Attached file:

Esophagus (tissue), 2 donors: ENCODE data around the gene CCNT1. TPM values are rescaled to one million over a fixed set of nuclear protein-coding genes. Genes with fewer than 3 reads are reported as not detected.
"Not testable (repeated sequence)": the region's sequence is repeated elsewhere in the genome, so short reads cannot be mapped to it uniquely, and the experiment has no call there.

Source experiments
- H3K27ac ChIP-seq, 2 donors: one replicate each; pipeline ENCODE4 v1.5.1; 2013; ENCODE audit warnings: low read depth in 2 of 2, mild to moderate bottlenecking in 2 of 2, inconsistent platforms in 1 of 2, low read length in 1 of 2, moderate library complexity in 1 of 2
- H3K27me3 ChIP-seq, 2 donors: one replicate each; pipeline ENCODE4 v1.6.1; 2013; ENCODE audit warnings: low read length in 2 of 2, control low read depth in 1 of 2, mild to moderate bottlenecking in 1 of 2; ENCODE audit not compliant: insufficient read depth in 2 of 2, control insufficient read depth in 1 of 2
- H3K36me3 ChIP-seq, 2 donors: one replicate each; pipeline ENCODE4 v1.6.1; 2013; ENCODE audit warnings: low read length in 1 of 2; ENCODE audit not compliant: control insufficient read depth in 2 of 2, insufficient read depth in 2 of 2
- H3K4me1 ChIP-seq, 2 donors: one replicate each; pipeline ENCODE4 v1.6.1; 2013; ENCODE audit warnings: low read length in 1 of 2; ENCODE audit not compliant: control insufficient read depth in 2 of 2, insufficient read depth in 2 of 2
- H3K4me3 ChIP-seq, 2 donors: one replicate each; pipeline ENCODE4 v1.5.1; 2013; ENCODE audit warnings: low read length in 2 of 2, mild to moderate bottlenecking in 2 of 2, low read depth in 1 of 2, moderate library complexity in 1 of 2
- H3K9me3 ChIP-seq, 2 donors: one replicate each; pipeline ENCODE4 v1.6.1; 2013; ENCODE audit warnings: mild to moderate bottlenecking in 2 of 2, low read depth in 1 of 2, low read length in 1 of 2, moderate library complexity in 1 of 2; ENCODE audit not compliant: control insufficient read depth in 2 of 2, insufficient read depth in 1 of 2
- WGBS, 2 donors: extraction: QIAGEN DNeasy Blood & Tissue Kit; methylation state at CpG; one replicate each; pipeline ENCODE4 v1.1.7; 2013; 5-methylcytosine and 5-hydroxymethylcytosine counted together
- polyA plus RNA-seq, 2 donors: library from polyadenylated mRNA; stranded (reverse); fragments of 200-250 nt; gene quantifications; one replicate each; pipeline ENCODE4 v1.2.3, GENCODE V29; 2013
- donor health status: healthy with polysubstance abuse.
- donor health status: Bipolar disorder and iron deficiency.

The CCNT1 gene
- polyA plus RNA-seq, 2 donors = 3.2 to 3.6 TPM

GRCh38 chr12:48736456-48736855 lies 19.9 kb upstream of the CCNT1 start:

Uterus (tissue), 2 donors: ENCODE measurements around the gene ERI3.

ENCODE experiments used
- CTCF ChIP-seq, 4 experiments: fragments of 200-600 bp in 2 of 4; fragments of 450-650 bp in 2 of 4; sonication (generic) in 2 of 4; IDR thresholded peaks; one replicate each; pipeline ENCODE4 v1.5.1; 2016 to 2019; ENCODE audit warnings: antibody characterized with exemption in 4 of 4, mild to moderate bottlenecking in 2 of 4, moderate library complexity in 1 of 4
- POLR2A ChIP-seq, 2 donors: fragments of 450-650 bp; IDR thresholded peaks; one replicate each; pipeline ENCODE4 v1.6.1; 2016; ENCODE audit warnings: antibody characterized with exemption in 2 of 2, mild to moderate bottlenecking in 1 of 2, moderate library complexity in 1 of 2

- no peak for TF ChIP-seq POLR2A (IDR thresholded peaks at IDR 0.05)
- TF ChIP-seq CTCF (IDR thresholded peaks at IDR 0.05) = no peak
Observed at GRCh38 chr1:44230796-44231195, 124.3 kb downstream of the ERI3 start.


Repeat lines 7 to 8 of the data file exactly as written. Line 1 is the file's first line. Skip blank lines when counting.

- H3K4me1 ChIP-seq, 2 donors: one replicate each; pipeline ENCODE4 v1.6.1; 2013; ENCODE audit warnings: low read length in 1 of 2; ENCODE audit not compliant: control insufficient read depth in 2 of 2, insufficient read depth in 2 of 2
- H3K4me3 ChIP-seq, 2 donors: one replicate each; pipeline ENCODE4 v1.5.1; 2013; ENCODE audit warnings: low read length in 2 of 2, mild to moderate bottlenecking in 2 of 2, low read depth in 1 of 2, moderate library complexity in 1 of 2